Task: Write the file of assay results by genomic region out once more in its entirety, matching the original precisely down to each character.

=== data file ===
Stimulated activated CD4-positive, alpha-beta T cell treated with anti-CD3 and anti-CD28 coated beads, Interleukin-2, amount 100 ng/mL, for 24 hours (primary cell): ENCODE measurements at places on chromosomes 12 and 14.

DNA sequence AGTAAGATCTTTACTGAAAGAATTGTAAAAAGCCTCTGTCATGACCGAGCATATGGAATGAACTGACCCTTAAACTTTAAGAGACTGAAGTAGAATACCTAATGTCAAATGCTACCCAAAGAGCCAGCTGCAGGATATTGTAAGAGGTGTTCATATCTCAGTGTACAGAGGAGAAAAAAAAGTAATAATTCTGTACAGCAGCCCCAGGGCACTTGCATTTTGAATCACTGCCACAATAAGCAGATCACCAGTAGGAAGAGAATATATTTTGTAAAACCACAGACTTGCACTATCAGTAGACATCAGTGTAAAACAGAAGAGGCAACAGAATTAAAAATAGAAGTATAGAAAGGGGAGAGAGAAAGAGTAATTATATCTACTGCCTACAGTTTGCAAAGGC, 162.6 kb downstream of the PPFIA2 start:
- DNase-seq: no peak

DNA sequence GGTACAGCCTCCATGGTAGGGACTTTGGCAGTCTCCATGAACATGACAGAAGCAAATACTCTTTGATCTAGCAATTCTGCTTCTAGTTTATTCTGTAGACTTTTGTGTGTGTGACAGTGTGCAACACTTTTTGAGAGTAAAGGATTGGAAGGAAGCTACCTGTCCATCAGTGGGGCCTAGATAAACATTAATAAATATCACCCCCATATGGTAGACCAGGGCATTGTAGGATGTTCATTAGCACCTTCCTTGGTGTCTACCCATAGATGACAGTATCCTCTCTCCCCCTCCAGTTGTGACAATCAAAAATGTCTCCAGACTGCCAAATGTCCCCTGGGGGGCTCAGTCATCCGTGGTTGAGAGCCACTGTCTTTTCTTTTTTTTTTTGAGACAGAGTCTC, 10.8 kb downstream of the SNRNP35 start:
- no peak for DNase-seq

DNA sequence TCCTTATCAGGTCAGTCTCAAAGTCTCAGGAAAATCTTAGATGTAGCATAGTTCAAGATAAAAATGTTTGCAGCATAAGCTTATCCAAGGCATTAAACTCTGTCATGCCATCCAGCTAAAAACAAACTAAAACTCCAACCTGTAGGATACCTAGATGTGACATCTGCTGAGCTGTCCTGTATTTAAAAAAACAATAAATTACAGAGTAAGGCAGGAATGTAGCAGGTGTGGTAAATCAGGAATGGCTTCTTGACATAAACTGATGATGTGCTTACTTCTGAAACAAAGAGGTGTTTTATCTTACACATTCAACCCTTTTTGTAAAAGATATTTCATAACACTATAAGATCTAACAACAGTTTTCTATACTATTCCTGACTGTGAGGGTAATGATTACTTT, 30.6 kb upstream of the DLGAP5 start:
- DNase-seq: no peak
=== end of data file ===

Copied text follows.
Stimulated activated CD4-positive, alpha-beta T cell treated with anti-CD3 and anti-CD28 coated beads, Interleukin-2, amount 100 ng/mL, for 24 hours (primary cell): ENCODE measurements at places on chromosomes 12 and 14.

DNA sequence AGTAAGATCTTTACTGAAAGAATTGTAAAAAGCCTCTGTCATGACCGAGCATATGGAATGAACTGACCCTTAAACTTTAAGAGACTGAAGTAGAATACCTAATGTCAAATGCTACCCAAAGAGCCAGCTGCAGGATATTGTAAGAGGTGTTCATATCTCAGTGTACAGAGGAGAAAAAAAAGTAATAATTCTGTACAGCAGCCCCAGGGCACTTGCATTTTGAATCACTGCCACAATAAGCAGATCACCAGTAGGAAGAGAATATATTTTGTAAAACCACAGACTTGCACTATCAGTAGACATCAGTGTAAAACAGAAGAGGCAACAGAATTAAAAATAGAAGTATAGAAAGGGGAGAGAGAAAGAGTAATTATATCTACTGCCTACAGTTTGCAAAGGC, 162.6 kb downstream of the PPFIA2 start:
- DNase-seq: no peak

DNA sequence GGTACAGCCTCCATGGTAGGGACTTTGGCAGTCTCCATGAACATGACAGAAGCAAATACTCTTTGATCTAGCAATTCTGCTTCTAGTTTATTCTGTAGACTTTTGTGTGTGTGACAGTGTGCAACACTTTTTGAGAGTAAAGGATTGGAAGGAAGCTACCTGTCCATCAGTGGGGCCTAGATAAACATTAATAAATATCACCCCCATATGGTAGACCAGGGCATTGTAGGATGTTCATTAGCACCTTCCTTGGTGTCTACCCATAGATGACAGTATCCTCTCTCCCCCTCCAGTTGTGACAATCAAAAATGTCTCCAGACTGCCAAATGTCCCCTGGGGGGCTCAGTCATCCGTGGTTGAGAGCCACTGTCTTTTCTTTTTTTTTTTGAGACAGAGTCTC, 10.8 kb downstream of the SNRNP35 start:
- no peak for DNase-seq

DNA sequence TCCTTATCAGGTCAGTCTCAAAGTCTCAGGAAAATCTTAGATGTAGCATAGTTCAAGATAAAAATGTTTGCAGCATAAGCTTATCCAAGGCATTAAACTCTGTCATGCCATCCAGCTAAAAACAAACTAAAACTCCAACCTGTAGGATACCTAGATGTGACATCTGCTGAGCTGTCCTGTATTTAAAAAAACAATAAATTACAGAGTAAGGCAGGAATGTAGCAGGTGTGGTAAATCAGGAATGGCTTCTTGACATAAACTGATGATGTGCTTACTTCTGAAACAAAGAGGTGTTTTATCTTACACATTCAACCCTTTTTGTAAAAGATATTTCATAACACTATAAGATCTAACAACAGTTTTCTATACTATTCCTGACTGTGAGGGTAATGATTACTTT, 30.6 kb upstream of the DLGAP5 start:
- DNase-seq: no peak